“It’s good to remember why you’re doing this – you’re giving children a chance for a better life.”

Author: TACT

Tags: Fostering with birth children, Permanence

Abby – TACT Foster Carer since 2014
Scotland

I am a single mum of two birth children or as I call them, ‘belly babies’. Their father and I had always wanted to foster, our plan was to have children of our own and afterwards leave space for a ‘heart baby’ when the time was right. We started our fostering journey together, but we are now divorced, and I continue fostering as a single carer.

When we were deciding who to foster with, we knew we wanted to work with a not for profit agency which could support us through the long-term commitment we’d be looking to make to a child. Of all the organisations we spoke to, the person who answered our call in TACT’s office was the easiest to chat with, immediately making us feel more relaxed, and so we chose the charity to foster with.

Becoming approved foster carers, and expecting the arrival of our first foster child brought a mix of excitement and nerves. However, we focused on trying to anticipate anything that we would need to be prepared for, so that we could be as relaxed as possible for the child about to arrive in a strange home.

With time and experience, I learned that each child has a different way and pace of adapting. My first foster daughter was initially silent, so we allowed her to observe us doing everyday activities such as cooking dinner and chatting about the day until she felt like she wanted to be involved. On the other hand, my second foster son marched straight in with his carrier bag of toys and asked where his bedroom was!

Our first foster child, a 12-year-old girl who stayed with us for ten months, was not always easy to handle and I really appreciated having support from my TACT social worker and out of hours staff. Most of the time the girl acted like she didn’t like being with us, which was saddening. That is why I was so surprised when after she left, we found little notes all over the house on blackboards, post it notes and pieces of paper saying she’ll miss us. Sometimes you don’t even know the positive impact you have or just a safe pocket in time you gave to these children to rest a bit.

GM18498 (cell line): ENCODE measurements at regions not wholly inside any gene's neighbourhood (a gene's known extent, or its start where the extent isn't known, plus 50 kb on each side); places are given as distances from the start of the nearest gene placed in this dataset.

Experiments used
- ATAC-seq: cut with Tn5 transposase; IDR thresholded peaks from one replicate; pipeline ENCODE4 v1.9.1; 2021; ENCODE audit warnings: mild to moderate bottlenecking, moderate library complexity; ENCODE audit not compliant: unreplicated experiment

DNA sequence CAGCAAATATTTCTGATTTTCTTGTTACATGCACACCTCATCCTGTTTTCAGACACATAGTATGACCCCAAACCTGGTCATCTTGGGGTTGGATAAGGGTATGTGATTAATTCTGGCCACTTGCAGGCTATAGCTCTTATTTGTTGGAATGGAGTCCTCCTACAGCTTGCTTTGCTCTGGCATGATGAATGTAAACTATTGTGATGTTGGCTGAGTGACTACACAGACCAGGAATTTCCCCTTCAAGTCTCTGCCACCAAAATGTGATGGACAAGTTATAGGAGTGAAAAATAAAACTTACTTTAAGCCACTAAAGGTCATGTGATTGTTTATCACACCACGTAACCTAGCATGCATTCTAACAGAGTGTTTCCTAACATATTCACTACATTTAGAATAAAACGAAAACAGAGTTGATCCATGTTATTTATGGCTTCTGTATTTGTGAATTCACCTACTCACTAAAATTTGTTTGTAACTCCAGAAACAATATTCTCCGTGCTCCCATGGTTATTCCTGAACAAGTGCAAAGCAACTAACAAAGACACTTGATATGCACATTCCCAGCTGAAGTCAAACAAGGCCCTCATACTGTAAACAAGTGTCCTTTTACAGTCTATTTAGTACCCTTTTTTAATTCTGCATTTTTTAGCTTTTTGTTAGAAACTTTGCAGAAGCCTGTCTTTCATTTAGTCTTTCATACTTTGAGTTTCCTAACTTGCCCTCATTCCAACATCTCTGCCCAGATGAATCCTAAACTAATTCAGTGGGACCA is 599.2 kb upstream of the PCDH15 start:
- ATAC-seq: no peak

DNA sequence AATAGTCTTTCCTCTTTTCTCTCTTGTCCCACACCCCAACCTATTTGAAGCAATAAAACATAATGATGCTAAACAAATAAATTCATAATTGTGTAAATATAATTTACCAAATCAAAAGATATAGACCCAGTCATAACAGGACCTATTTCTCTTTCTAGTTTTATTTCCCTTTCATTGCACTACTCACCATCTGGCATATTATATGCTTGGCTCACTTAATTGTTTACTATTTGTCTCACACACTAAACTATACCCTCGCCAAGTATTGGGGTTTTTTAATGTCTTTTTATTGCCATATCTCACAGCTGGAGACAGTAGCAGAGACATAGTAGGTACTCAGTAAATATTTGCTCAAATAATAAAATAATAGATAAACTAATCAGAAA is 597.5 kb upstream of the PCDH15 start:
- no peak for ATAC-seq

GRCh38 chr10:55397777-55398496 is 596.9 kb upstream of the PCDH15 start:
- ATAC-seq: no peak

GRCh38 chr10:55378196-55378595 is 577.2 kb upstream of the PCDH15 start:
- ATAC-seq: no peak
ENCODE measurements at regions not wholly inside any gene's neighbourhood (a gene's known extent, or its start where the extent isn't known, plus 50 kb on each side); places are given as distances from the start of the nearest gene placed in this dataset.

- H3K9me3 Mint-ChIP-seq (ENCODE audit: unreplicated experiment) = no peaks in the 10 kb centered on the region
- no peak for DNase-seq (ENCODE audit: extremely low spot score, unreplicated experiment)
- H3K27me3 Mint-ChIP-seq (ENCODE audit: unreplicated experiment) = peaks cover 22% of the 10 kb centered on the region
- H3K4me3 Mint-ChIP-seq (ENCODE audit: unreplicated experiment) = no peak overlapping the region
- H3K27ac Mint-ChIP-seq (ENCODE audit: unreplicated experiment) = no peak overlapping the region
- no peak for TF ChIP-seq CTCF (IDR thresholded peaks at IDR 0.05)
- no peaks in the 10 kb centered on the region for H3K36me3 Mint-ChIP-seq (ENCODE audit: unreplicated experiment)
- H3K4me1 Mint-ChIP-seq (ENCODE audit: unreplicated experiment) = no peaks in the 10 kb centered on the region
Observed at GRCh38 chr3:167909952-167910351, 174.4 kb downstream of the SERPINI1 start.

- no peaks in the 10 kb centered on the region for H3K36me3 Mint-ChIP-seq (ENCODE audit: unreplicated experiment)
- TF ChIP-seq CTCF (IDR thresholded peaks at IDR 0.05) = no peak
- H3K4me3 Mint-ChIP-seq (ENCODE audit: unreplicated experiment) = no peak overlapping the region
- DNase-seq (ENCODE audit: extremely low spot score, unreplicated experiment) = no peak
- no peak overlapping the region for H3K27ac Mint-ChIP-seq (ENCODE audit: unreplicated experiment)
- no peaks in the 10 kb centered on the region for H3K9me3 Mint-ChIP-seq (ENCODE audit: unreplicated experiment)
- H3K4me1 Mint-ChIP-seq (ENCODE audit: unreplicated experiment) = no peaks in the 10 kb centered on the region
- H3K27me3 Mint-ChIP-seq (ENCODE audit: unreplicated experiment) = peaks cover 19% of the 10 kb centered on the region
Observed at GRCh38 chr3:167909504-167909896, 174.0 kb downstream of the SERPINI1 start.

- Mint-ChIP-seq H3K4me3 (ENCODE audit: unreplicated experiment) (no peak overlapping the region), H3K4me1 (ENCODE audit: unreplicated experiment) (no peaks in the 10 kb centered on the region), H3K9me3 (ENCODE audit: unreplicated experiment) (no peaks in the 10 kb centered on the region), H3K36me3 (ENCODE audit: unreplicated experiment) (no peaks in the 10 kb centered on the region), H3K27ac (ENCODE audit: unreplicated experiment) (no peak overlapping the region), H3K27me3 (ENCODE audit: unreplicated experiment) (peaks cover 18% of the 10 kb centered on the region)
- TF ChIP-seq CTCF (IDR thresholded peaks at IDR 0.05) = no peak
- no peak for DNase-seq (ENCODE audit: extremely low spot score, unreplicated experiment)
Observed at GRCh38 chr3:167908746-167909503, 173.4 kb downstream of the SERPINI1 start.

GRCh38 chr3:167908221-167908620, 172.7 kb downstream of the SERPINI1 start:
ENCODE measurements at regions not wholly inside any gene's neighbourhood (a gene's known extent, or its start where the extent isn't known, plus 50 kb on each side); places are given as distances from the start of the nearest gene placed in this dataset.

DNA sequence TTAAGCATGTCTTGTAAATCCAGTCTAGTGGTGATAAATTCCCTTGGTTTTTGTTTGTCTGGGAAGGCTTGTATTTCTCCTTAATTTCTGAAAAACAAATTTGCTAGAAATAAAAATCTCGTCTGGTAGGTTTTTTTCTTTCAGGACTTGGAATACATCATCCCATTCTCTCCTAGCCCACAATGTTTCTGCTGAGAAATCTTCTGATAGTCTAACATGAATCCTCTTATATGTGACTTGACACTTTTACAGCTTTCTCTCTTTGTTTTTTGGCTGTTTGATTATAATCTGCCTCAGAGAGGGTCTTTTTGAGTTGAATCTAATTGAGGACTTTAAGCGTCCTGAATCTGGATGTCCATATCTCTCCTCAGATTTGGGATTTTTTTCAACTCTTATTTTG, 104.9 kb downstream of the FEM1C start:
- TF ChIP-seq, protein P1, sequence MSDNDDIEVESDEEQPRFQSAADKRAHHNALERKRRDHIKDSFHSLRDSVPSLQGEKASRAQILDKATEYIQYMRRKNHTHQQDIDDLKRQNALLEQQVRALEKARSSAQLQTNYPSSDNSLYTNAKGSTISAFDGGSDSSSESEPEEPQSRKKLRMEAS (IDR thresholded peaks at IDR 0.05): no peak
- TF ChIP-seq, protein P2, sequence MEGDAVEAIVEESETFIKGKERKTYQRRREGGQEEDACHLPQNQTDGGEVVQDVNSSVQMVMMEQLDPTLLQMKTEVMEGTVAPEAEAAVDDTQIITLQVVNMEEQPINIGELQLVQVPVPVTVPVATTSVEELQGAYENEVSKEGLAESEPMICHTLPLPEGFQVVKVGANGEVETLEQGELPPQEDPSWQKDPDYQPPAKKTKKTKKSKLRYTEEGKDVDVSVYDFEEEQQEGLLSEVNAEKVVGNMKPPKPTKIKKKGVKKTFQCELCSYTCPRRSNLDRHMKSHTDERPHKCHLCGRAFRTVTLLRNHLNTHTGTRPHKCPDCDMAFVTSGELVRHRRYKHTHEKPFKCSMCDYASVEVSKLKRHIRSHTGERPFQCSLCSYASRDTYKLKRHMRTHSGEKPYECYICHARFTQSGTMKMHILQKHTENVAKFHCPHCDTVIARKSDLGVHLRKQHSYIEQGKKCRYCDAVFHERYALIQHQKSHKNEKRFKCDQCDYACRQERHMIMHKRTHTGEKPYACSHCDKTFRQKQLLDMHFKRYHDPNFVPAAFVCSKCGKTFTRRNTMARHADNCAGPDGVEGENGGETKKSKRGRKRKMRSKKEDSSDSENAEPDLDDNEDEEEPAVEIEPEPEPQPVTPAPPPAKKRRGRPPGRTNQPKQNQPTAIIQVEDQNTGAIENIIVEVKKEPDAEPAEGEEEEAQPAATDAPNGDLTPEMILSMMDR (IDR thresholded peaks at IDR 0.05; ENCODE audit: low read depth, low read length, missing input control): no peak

The little five-year-old boy who confidently marched into our home and our life almost four years ago is still with us and will be staying permanently. I look after him as a single carer with tons of support and help from my two daughters now aged 15 and 20.

Seeing the changes in him has been so rewarding. Watching him joining in a school Christmas concert for the first time ever at the age of nine was overwhelming for me. He used to run away from school (mostly just to check on me and the girls at home!), now he goes to school every morning without any problems. A lot of successes are in little things, for example, when you get a call from the school just to check in and not because there’s an issue.

Many people wouldn’t understand why you are doing a happy dance in the supermarket and congratulating yourself for being a parent of the year. Or seeing the positive change in his sleeping habits. He used to struggle to get a night of sleep without terrors and fear, now he just curls up and sleeps in the dark at peace knowing he is happy and safe. Watching a child slowly decompress from being angry, nervous and compulsive, to relaxed, laughing and trusting, really changes how you see life.

My daughters just can’t remember life without this boy, he is their cheeky little brother. They’ve been incredibly supportive, patient and flexible. It’s important to identify each child’s ability and tolerance level, so you do not expose them to more than they are equipped to handle. My oldest daughter has always been maternal and hands-on with him. He accepts her authority and she handles him even during his worst outbursts. She is the next person after myself that can manage him at any time or place – even better than all the professionals.

My youngest daughter loves him just as much as her sister, but doesn’t handle him very well when he’s being difficult – she has no interest in engaging with his negative behaviour and will inform him so, before leaving the room. Both girls are helpful in their own right – he is seeing different personality types, learning that people have different levels of tolerance – which is true to life. He knows he’s loved by both of them, but he also knows his boundaries with them are different. It’s important that the girls don’t have to change how they naturally process things, and that they too are free to express themselves, this avoids resentment building towards their brother or myself.

Fostering can take a lot of energy – mental, physical and emotional – often all at the same time! People who feel motivated to foster can often be people who are not naturally good at asking for help and support or simply looking after their own needs because they enjoy being the care giver. I have learnt that you can’t give what you haven’t got. You need to establish certain self-care habits and remember that you are not alone. There needs to be a large margin of flexibility, and the constant reminder that very few things are the end of the world and most things will pass. When times get difficult, it is also good to remember the purpose of why you are doing this – you are giving children a safe loving home which will give them a chance for a better life and eventually make them better parents themselves.

 

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